Now that the Very Serious People have decided the dispersant fairy waved her wand and magically made all the oil disappear, it appears the media is ready to move on, and put the ugliness of the BP disaster behind them.
Things look a little different on the ground, though. BP just conducted the largest science experiment in the history of the Gulf by pouring two million gallons of toxic chemical dispersants into the ocean, and no one -- not Thad Allen, Joe Scarborough, or BP -- know how that will alter the ecosystem ten years from now.
The dispersants were successful in the sense that they coagulated the oil and sunk it, allowing BP to circumvent the PR disaster of blackened beaches. However, the oil did not disappear or evaporate, but clean-up efforts only focused on surface oil. Actually, there's no good way to collect the oil deep in the ocean.
Marine scientists said an underwater plume of drifting oil from the BP Plc disaster stretched at least 35 kilometres in the Gulf of Mexico in June and proved the need for rethinking clean-up operations after deepwater drilling accidents.
The study by scientists from Woods Hole Oceanographic Institution and other groups would likely become a "major part of the case" that the US government is developing against parties responsible for the spill, said Steve Murawski of the National Oceanic & Atmospheric Administration (NOAA).
The plume may have been even longer, but the measuring work was interrupted by the approach of Hurricane Alex in June. It was 200 metres high and up to 2 kilometres wide.
The study "established that oil can exist down there ... but there's no technology for clean up at this depth," lead scientist on the study Richard Camilli of Woods Hole told the German Press Agency, dpa.
And as for the "magical disappearing oil" narrative
the Woods Hole researchers found that deep-sea microbes were degrading the plume relatively slowly, meaning the plume had persisted for some time and could still be drifting in the Gulf. The low temperatures at 1.1 km underwater make microbes about 10 times slower than those at the surface, said researcher Benjamin Van Mooy.
Those findings could challenge federal government estimates that most of the 5 million barrels of oil estimated to have leaked has already been cleaned up or been broken down by bacteria. They also show that hydrocarbons can move into deep marine ecosystems.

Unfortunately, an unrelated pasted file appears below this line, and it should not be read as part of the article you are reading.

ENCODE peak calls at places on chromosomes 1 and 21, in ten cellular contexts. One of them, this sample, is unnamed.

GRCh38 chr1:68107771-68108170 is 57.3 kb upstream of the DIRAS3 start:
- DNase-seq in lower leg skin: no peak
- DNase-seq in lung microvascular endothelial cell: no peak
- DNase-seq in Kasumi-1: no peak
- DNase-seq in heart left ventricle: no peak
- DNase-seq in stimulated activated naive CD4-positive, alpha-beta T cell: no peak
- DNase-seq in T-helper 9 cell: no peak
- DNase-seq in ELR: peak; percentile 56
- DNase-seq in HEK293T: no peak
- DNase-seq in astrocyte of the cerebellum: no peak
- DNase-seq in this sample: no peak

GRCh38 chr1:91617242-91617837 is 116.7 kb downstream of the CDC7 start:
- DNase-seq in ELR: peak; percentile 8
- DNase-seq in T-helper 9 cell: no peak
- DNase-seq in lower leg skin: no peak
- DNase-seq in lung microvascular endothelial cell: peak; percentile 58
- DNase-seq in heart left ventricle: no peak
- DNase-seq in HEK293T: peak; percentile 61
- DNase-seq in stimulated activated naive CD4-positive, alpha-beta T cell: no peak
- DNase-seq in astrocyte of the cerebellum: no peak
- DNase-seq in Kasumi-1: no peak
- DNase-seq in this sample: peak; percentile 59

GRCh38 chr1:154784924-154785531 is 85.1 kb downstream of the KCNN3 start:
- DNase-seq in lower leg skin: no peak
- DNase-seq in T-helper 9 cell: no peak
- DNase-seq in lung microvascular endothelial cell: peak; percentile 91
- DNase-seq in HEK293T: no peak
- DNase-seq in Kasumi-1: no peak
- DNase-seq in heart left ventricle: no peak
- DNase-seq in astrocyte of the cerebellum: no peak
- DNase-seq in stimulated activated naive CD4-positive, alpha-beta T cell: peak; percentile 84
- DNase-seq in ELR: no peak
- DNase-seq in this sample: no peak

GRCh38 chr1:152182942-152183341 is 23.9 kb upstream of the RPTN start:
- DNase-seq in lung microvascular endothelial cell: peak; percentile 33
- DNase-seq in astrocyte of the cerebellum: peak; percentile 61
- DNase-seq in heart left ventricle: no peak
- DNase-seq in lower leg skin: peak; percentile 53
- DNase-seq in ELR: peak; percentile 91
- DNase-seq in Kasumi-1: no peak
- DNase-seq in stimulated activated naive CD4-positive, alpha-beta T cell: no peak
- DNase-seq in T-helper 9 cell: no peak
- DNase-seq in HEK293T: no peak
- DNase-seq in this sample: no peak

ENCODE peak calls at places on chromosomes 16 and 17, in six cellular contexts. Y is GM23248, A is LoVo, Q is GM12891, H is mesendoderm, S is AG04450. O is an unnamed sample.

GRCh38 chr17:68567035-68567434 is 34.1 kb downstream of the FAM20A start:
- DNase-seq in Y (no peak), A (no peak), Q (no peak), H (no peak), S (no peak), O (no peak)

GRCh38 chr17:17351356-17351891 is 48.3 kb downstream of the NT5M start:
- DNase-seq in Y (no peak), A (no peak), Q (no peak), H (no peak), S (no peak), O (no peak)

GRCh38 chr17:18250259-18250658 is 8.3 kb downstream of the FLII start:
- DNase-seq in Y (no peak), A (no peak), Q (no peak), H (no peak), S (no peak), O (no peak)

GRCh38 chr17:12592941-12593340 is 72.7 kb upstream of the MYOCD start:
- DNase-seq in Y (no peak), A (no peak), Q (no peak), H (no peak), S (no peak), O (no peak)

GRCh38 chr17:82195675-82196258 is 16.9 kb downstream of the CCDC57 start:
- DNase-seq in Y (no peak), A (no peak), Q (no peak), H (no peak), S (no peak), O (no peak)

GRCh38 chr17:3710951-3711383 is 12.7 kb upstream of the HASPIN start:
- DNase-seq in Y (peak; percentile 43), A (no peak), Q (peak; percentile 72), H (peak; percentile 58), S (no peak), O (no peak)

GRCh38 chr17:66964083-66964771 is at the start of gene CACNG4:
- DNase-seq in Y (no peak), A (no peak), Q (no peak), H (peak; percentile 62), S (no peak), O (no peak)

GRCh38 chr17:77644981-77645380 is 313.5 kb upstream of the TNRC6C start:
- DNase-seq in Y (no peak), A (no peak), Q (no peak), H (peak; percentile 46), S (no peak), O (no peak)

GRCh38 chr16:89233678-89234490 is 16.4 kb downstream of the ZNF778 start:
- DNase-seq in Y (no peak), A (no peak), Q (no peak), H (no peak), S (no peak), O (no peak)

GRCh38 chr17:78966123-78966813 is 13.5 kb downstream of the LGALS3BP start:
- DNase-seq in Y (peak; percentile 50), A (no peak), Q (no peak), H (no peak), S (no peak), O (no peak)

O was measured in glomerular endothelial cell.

The point is, it's way, way too early to slap a bow on this thing and sing, "The End." Environmental disaster stories inherently take years -- maybe even decades -- to play out. Meanwhile, BP is desperately trying to hurry things along, and get victims to settle quickly, before anyone can understand the full scope of this catastrophe.
People and businesses seeking a lump-sum settlement from BP's $20 billion oil spill compensation fund will most likely have to waive their right to sue not only BP, but also all the other major defendants involved with the spill, according to internal documents from the lawyers handling the fund.
The eligibility requirements for compensation from the fund are similar to those of the 9/11 victims compensation fund, which Mr. Feinberg also handled. People affected by the spill seeking final settlements face a choice similar to that faced by the 9/11 victims: If they decide to sue instead of accepting a settlement, they could face years of litigation; and if they decide to accept the settlement, it could come before the full damage from the spill is known.
This is essentially the impossible choice Exxon victims had to make. After the Valdez tanker spewed 11 million gallons of oil into Alaskan waters, the victims got together and sued Exxon, and they fought the corporation in court... and fought.... and fought... and fought... Litigation dragged on for two decades, and Exxon is still winning.
[As of 2009, t]here are 22,000 plaintiffs suing ExxonMobil. A jury awarded the plaintiffs $5 billion in damages, equal to what was, at the time, a year's worth of Exxon profits. This was cut by half by a U.S. appeals court, then finally lowered to just over $500 million by the Supreme Court. During the 20 years of court battles, 6,000 of the original plaintiffs have died. ExxonMobil, with its billions in annual profits and armies of lawyers, can tie up the Valdez case in the courts for decades, while the injured commercial fishers slowly die off.
These long trials always favor corporations simply because they have limitless funds to fight, and draw things out, until the victims are broke or dead.
In BP's dream world, the victims will fold, take whatever meager compensation they can get right away, the media will barely notice (because, let's remember, the dispersant fairy took care of everything,) and BP can make a swift getaway before anyone really understand how the spill is going to affect the environment.